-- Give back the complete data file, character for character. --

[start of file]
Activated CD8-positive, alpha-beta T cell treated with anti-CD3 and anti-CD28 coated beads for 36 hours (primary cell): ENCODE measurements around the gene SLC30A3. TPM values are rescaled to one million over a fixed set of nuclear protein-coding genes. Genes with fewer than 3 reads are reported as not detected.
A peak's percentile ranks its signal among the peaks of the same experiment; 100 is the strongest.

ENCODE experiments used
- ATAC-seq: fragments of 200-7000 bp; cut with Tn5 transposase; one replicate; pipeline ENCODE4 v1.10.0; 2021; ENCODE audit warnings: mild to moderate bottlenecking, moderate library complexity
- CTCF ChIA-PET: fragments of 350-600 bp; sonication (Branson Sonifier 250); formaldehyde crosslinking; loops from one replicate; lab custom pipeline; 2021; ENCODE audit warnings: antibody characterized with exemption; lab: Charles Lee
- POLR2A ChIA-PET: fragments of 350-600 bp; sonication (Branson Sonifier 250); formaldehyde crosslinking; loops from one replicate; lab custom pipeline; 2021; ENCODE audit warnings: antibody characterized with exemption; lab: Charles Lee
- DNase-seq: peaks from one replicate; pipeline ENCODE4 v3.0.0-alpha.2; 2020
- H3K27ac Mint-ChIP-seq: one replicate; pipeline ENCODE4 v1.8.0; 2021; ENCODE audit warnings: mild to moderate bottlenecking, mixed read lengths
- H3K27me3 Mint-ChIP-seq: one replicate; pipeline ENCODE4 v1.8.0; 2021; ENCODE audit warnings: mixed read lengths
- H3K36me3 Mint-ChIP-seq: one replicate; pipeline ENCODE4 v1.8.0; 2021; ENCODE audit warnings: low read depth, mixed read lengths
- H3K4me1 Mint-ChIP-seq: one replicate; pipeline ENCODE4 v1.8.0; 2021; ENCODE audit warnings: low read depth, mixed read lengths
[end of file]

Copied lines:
Activated CD8-positive, alpha-beta T cell treated with anti-CD3 and anti-CD28 coated beads for 36 hours (primary cell): ENCODE measurements around the gene SLC30A3. TPM values are rescaled to one million over a fixed set of nuclear protein-coding genes. Genes with fewer than 3 reads are reported as not detected.
A peak's percentile ranks its signal among the peaks of the same experiment; 100 is the strongest.

ENCODE experiments used
- ATAC-seq: fragments of 200-7000 bp; cut with Tn5 transposase; one replicate; pipeline ENCODE4 v1.10.0; 2021; ENCODE audit warnings: mild to moderate bottlenecking, moderate library complexity
- CTCF ChIA-PET: fragments of 350-600 bp; sonication (Branson Sonifier 250); formaldehyde crosslinking; loops from one replicate; lab custom pipeline; 2021; ENCODE audit warnings: antibody characterized with exemption; lab: Charles Lee
- POLR2A ChIA-PET: fragments of 350-600 bp; sonication (Branson Sonifier 250); formaldehyde crosslinking; loops from one replicate; lab custom pipeline; 2021; ENCODE audit warnings: antibody characterized with exemption; lab: Charles Lee
- DNase-seq: peaks from one replicate; pipeline ENCODE4 v3.0.0-alpha.2; 2020
- H3K27ac Mint-ChIP-seq: one replicate; pipeline ENCODE4 v1.8.0; 2021; ENCODE audit warnings: mild to moderate bottlenecking, mixed read lengths
- H3K27me3 Mint-ChIP-seq: one replicate; pipeline ENCODE4 v1.8.0; 2021; ENCODE audit warnings: mixed read lengths
- H3K36me3 Mint-ChIP-seq: one replicate; pipeline ENCODE4 v1.8.0; 2021; ENCODE audit warnings: low read depth, mixed read lengths
- H3K4me1 Mint-ChIP-seq: one replicate; pipeline ENCODE4 v1.8.0; 2021; ENCODE audit warnings: low read depth, mixed read lengths